Snow can be a blessing and a curse. Many people want a white Christmas. Snow can cancel school and allow people to stay home from work, but snow can also make driving particularly dangerous, cause power outages, and break trees.
Snow forms when the atmospheric temperature is at or below freezing (0ºC or 32ºF) and there is a minimum amount of moisture in the air. If the ground temperature is at or below freezing, then the snow will reach the ground.
Atmospheric life is when warm air collides with cold air and is forced to rise of the frigid air mass. The boundary between these two air masses is called a front. Lift is needed to raise moisture to form clouds and cause frozen participation.
You’ve probably heard of lake effect snow. Lake effect is the reason why most heavy snowfalls happen around the Great Lakes region. Because moisture is an essential element needed to form clouds and snow, very cold air blowing across a large, warmer body of water causes a large snowstorm.
That being said, the coldest states in the U.S. do not always receive the most amount of snow. Moisture is a huge factor in snow production. Additionally, some areas in states get much more snow than other areas in the same state.
Vermont receives more snow per year than any other state. Vermont sees about 54 days of snow per year and an average of 89.25 inches per year. In the 2018-2019 winter season, Vermont received 201 inches of snow.
Maine, the third-coldest U.S. state, gets the second-highest amount of snow per year on average of 77.28 inches. Maine sees about 28 days of snowfall each year. Caribou, the northernmost city in the U.S., recently recorded 157 consecutive days with at least one inch of snow on the ground.
New Hampshire, Vermont’s neighbor, receives an average of 71.44 inches of snowfall every year. Mount Washington, the highest peak in New Hampshire, receives 23 feet of snow each year, making it the snowiest place in the country.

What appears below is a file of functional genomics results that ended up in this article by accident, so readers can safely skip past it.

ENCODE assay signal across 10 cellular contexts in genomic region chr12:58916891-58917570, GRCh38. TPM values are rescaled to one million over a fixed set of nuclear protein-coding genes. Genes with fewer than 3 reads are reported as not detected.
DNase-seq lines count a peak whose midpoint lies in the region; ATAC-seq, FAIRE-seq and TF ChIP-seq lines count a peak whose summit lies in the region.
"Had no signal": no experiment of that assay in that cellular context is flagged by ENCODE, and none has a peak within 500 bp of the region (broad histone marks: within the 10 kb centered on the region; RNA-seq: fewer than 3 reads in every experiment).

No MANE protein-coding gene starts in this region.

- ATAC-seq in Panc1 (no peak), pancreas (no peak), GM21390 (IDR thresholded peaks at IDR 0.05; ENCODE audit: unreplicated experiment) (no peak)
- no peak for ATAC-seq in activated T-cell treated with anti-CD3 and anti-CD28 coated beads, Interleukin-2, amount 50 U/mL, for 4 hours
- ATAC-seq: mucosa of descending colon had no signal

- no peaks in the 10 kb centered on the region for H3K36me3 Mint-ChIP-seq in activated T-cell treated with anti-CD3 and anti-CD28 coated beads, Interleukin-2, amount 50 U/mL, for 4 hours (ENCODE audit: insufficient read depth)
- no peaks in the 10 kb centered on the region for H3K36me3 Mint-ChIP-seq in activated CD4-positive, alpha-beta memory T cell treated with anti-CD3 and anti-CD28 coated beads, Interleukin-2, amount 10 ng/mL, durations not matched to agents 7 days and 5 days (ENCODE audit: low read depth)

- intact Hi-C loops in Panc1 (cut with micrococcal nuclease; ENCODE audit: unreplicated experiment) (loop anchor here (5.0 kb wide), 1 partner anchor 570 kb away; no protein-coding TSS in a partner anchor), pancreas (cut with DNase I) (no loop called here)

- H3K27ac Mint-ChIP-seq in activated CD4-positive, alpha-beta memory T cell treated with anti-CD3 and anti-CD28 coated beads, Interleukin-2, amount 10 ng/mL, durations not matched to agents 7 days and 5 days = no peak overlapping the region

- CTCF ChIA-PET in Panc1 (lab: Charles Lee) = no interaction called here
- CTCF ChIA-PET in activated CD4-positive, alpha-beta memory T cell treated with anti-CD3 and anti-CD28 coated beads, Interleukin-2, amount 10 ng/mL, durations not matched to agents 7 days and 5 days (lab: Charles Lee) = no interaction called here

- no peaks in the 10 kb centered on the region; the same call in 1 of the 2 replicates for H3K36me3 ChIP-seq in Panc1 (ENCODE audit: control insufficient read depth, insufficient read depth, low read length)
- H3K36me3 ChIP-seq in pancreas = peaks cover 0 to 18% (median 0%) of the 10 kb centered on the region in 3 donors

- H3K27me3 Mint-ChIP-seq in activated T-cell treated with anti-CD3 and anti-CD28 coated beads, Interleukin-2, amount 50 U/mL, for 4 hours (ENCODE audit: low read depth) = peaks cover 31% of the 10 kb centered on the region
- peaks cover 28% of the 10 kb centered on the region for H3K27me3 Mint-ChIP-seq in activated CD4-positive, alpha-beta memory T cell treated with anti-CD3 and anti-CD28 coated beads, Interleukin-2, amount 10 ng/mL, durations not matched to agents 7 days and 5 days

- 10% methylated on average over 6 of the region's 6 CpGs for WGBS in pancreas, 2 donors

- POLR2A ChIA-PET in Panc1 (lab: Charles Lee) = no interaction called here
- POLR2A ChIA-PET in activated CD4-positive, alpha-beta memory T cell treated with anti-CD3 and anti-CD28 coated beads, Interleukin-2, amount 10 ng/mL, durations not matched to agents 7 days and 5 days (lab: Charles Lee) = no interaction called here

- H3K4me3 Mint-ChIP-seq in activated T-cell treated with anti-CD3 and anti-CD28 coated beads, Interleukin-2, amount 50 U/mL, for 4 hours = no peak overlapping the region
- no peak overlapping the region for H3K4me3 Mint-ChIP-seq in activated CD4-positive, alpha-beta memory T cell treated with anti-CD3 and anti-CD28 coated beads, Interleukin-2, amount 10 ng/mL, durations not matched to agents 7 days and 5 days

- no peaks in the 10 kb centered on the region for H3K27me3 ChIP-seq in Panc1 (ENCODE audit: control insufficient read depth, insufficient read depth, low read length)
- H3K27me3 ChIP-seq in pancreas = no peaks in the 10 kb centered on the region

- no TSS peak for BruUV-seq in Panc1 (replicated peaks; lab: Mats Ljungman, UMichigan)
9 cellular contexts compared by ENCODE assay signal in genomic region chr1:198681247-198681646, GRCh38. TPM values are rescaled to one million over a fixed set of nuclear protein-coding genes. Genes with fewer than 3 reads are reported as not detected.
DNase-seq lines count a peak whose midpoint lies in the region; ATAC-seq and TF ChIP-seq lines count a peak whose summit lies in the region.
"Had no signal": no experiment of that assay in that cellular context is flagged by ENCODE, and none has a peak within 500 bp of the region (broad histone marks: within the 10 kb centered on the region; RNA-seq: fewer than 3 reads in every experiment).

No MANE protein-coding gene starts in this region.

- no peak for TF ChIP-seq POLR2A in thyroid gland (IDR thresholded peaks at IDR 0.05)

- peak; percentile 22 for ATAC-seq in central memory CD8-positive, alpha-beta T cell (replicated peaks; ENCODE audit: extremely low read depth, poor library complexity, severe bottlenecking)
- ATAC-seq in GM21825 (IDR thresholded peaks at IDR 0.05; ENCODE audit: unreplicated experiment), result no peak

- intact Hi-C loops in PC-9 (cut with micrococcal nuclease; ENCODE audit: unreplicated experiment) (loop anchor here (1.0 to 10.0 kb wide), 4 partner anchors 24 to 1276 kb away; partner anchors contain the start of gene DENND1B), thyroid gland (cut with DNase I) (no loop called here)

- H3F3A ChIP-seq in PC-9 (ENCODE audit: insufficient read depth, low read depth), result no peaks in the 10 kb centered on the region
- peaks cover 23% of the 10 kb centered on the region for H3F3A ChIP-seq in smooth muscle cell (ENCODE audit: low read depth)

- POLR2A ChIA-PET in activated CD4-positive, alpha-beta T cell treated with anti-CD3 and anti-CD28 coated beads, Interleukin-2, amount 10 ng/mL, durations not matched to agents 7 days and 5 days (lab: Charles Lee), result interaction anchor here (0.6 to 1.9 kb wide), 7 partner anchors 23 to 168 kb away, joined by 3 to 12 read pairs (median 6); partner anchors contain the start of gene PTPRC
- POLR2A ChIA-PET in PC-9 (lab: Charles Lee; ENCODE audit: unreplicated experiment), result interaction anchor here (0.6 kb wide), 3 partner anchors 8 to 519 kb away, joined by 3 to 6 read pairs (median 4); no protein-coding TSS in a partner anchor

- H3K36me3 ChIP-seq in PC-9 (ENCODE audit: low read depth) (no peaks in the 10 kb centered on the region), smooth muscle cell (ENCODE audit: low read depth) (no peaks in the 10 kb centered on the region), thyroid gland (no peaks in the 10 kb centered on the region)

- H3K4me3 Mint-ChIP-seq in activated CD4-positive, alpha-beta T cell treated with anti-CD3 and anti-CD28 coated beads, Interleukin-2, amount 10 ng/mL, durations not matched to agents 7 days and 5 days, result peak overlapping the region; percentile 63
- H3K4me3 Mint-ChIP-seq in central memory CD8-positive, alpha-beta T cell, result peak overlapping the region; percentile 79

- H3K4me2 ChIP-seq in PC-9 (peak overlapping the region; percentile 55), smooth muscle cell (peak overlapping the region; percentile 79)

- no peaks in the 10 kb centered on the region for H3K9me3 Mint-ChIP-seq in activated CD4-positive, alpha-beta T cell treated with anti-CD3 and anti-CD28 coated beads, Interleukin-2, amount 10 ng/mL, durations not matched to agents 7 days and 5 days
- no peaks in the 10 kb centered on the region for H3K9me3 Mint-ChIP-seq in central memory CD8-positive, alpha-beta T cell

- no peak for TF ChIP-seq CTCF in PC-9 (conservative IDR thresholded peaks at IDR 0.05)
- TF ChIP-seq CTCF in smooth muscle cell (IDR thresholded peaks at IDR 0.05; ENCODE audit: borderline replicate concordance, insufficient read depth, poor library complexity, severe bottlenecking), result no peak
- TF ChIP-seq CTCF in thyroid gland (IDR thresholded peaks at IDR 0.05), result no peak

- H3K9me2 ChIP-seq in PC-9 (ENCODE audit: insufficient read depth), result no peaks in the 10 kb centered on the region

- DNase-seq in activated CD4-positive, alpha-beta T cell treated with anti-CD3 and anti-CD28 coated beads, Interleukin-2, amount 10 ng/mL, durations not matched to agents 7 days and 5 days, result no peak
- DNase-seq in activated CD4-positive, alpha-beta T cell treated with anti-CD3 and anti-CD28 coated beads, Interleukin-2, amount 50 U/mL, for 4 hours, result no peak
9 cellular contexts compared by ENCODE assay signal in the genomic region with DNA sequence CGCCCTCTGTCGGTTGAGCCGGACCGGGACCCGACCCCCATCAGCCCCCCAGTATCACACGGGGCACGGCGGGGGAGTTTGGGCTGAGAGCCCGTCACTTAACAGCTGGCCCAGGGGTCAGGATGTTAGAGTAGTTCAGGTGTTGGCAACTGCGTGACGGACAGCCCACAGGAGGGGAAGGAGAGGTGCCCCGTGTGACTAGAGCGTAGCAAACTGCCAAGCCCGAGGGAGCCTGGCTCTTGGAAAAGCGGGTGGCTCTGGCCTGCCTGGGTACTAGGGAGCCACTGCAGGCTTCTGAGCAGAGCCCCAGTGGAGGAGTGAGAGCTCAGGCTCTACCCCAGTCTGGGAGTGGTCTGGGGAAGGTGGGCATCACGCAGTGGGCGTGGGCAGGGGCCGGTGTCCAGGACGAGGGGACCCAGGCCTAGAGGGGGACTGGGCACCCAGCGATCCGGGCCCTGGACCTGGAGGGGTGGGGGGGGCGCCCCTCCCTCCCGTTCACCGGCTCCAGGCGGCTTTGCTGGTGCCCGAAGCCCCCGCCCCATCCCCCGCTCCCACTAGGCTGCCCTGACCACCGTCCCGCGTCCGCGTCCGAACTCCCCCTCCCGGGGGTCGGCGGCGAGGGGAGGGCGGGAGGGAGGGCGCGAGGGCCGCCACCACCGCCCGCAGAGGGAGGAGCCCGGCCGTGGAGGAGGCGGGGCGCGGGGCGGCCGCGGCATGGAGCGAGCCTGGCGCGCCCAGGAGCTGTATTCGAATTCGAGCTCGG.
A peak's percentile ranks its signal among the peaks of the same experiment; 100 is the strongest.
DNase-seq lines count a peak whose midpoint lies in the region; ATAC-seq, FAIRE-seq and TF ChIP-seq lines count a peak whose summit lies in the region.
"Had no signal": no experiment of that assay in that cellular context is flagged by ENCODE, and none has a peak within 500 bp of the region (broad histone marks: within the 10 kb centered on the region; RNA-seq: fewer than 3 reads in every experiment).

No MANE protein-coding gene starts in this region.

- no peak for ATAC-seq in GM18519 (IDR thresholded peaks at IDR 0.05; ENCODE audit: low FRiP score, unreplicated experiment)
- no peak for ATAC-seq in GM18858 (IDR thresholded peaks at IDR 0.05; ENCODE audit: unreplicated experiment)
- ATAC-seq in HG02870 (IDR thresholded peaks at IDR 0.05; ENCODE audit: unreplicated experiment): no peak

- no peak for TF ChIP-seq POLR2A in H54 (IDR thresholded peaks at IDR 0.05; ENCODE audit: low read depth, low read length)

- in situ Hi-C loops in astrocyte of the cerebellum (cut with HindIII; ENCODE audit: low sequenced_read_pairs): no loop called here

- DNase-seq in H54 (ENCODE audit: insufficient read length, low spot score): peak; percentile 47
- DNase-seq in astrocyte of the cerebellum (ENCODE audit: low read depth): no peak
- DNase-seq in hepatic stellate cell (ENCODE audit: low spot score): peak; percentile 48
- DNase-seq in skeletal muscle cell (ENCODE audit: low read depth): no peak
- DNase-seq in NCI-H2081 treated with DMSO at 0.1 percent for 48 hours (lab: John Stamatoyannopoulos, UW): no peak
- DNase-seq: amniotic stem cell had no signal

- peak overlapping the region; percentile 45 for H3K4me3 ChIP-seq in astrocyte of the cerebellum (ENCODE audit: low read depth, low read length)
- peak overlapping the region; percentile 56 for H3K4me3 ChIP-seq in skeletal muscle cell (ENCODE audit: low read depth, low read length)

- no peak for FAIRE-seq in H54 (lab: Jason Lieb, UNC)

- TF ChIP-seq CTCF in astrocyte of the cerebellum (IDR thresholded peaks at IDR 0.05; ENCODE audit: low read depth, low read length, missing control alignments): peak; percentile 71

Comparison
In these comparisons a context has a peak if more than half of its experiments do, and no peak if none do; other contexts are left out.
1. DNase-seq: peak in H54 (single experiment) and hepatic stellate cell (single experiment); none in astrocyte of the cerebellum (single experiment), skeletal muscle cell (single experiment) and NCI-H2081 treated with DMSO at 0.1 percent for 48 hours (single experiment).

Colorado sees about 67.30 inches of snow every year. Snowfall varies greatly across the state. Denver receives about 57 inches of snow annually while the mountains receive anywhere between 150 to over 400 inches of snow.
Alaska, another one of the coldest states in the U.S., receives 64.46 inches of snow on average every year and has about 48 days of at least 0.1 inch of snowfall. The average temperatures in the winter in Alaska range from a low of 9.3ºF to a high of 25.8ºF. In. 2018, Nome saw a snowstorm that dropped almost 36 inches of snow at once.
Michigan receives an average of 60.66 inches of snow per year. Heavy snowstorms Michigan are very common, especially because of lake effect snow. The eastern shore of Lake Michigan in the Lower Peninsula receives more snow annually than any other part of the state.
7. New York
New York receives about 55.32 inches of snow on average every year. New York is another hot spot for lake effect snow, especially for cities like Buffalo and Rochester in the western region. In the 2018-2019 winter season, Rochester got more than 97 inches of snow and Buffalo got more than 100 inches.
Unsurprisingly, the eighth-snowiest state in the U.S. is the fourth New England state: Massachusetts. On average, Massachusetts receives 51.05 inches of snow per year. Massachusetts averages about five snow events each winter month, with its northeastern and central parts getting hit the hardest.
Wyoming average 51.00 inches of snow per year, just below Massachusetts’s average. The mountain ranges in Wyoming see more snow than other areas of the state, receiving over 200 inches of snowfall annually. Wyoming residents see over 36 days of snowfall each year.
Wisconsin is the tenth-snowiest state in the U.S., averaging about 45.79 inches of snow per year. Iron County and Vilas County, located close to Lake Superior, experiences more than double the state average, receiving about 100 to 125 inches per year.